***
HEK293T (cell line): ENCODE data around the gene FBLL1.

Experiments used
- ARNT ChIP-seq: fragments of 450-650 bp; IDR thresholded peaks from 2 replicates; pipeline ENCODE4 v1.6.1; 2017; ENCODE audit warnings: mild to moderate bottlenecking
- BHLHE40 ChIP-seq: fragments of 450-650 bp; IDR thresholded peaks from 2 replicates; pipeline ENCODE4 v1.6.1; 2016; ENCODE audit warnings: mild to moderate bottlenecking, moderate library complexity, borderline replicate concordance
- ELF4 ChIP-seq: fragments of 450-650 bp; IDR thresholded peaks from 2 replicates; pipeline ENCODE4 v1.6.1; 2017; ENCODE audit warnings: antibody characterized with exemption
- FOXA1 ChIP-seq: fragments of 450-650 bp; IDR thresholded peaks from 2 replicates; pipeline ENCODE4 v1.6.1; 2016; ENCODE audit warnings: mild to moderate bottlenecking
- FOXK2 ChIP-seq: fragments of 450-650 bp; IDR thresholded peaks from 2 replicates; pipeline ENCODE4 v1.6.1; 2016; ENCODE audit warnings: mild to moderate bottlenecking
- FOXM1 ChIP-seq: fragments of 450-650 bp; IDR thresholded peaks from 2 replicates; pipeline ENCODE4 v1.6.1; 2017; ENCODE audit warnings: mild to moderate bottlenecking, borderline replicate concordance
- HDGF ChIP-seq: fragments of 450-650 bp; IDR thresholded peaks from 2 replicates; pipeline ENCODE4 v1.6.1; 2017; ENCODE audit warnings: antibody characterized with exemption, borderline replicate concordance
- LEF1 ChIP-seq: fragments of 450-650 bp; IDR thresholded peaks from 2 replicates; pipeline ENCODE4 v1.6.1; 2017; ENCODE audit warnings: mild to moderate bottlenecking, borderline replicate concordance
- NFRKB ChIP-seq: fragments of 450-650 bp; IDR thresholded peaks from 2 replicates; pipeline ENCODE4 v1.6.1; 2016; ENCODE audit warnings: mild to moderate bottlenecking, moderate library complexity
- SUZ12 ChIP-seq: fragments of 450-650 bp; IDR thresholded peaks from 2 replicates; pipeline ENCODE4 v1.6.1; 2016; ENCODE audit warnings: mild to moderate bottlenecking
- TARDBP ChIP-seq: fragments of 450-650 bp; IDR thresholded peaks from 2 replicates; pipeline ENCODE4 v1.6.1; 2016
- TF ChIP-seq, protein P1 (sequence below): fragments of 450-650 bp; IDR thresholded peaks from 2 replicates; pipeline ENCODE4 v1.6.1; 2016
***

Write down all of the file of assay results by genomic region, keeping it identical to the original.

HEK293T (cell line): ENCODE data around the gene FBLL1.

Experiments used
- ARNT ChIP-seq: fragments of 450-650 bp; IDR thresholded peaks from 2 replicates; pipeline ENCODE4 v1.6.1; 2017; ENCODE audit warnings: mild to moderate bottlenecking
- BHLHE40 ChIP-seq: fragments of 450-650 bp; IDR thresholded peaks from 2 replicates; pipeline ENCODE4 v1.6.1; 2016; ENCODE audit warnings: mild to moderate bottlenecking, moderate library complexity, borderline replicate concordance
- ELF4 ChIP-seq: fragments of 450-650 bp; IDR thresholded peaks from 2 replicates; pipeline ENCODE4 v1.6.1; 2017; ENCODE audit warnings: antibody characterized with exemption
- FOXA1 ChIP-seq: fragments of 450-650 bp; IDR thresholded peaks from 2 replicates; pipeline ENCODE4 v1.6.1; 2016; ENCODE audit warnings: mild to moderate bottlenecking
- FOXK2 ChIP-seq: fragments of 450-650 bp; IDR thresholded peaks from 2 replicates; pipeline ENCODE4 v1.6.1; 2016; ENCODE audit warnings: mild to moderate bottlenecking
- FOXM1 ChIP-seq: fragments of 450-650 bp; IDR thresholded peaks from 2 replicates; pipeline ENCODE4 v1.6.1; 2017; ENCODE audit warnings: mild to moderate bottlenecking, borderline replicate concordance
- HDGF ChIP-seq: fragments of 450-650 bp; IDR thresholded peaks from 2 replicates; pipeline ENCODE4 v1.6.1; 2017; ENCODE audit warnings: antibody characterized with exemption, borderline replicate concordance
- LEF1 ChIP-seq: fragments of 450-650 bp; IDR thresholded peaks from 2 replicates; pipeline ENCODE4 v1.6.1; 2017; ENCODE audit warnings: mild to moderate bottlenecking, borderline replicate concordance
- NFRKB ChIP-seq: fragments of 450-650 bp; IDR thresholded peaks from 2 replicates; pipeline ENCODE4 v1.6.1; 2016; ENCODE audit warnings: mild to moderate bottlenecking, moderate library complexity
- SUZ12 ChIP-seq: fragments of 450-650 bp; IDR thresholded peaks from 2 replicates; pipeline ENCODE4 v1.6.1; 2016; ENCODE audit warnings: mild to moderate bottlenecking
- TARDBP ChIP-seq: fragments of 450-650 bp; IDR thresholded peaks from 2 replicates; pipeline ENCODE4 v1.6.1; 2016
- TF ChIP-seq, protein P1 (sequence below): fragments of 450-650 bp; IDR thresholded peaks from 2 replicates; pipeline ENCODE4 v1.6.1; 2016